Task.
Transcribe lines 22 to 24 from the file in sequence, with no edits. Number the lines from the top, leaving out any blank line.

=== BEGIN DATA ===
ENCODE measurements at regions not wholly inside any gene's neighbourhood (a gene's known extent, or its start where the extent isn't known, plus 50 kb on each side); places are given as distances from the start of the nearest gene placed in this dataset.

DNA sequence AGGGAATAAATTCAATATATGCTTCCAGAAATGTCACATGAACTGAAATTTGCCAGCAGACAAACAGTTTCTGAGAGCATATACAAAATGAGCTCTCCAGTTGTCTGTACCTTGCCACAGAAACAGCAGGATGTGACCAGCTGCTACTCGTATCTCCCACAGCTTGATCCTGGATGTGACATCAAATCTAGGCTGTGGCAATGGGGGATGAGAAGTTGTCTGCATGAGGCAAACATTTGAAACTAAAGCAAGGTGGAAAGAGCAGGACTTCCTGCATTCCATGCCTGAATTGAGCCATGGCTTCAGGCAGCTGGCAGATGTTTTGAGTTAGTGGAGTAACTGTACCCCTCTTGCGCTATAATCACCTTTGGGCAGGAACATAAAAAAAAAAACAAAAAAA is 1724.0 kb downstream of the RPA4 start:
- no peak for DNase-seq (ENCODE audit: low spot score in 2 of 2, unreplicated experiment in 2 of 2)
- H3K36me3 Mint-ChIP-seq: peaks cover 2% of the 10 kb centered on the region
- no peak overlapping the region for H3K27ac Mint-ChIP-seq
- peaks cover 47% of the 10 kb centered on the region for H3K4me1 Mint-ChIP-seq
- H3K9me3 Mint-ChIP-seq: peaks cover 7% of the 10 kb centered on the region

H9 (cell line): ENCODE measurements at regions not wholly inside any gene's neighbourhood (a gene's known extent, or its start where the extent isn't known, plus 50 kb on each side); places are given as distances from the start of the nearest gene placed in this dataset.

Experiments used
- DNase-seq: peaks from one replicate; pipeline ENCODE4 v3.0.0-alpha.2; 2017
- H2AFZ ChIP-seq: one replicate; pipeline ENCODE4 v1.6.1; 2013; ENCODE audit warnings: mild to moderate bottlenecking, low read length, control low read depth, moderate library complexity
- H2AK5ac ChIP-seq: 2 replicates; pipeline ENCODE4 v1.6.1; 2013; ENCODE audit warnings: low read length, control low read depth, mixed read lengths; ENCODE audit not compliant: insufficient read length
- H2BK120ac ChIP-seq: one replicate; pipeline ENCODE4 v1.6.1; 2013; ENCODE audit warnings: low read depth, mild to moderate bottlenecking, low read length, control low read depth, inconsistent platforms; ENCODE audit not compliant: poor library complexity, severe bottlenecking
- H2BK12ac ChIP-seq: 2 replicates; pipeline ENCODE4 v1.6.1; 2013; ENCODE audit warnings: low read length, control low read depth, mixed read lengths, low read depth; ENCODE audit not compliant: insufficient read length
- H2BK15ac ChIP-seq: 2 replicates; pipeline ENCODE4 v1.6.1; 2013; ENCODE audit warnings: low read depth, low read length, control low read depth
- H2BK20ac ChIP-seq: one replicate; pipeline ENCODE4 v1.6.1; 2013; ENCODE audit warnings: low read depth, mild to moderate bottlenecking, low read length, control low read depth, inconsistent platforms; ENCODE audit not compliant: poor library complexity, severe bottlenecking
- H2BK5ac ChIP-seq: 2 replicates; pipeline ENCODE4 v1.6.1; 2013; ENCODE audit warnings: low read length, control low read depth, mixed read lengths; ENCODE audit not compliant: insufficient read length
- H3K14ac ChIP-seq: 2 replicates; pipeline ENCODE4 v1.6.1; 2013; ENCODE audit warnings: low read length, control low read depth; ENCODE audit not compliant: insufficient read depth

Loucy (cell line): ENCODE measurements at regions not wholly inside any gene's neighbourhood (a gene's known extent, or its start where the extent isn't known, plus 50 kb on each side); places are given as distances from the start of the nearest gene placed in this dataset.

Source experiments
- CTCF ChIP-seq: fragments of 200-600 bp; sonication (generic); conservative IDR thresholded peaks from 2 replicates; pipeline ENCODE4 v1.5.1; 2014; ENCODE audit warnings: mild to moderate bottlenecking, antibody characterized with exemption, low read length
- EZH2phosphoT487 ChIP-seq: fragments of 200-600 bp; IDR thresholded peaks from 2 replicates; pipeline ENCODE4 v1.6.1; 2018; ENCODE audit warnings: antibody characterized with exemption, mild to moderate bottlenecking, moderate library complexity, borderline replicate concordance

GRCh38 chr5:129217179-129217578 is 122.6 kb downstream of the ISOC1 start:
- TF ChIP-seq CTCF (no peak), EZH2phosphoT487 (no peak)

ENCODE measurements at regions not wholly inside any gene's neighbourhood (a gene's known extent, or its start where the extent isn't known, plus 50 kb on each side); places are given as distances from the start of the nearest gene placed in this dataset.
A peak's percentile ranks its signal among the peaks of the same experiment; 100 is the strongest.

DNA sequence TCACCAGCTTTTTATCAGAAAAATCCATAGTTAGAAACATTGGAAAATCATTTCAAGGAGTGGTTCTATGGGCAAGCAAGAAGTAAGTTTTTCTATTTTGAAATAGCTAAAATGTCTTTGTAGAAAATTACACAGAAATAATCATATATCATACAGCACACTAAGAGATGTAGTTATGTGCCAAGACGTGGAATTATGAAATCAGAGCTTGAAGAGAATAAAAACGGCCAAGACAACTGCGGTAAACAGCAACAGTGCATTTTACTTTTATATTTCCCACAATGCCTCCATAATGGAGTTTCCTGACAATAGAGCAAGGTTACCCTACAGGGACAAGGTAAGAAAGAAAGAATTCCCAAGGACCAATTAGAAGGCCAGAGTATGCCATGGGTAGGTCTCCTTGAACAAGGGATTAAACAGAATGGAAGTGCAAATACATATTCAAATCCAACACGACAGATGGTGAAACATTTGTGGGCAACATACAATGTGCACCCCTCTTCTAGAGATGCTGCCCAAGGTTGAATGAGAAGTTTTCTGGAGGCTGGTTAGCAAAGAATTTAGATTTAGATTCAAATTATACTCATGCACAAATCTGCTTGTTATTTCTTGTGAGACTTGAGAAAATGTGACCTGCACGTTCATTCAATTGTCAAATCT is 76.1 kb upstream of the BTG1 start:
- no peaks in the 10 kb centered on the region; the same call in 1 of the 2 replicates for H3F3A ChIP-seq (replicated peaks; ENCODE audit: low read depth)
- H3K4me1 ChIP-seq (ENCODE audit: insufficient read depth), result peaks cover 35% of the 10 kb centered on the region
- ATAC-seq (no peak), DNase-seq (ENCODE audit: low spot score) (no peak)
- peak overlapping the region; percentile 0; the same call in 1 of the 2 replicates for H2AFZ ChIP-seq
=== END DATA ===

- EZH2phosphoT487 ChIP-seq: fragments of 200-600 bp; IDR thresholded peaks from 2 replicates; pipeline ENCODE4 v1.6.1; 2018; ENCODE audit warnings: antibody characterized with exemption, mild to moderate bottlenecking, moderate library complexity, borderline replicate concordance

GRCh38 chr5:129217179-129217578 is 122.6 kb downstream of the ISOC1 start:
- TF ChIP-seq CTCF (no peak), EZH2phosphoT487 (no peak)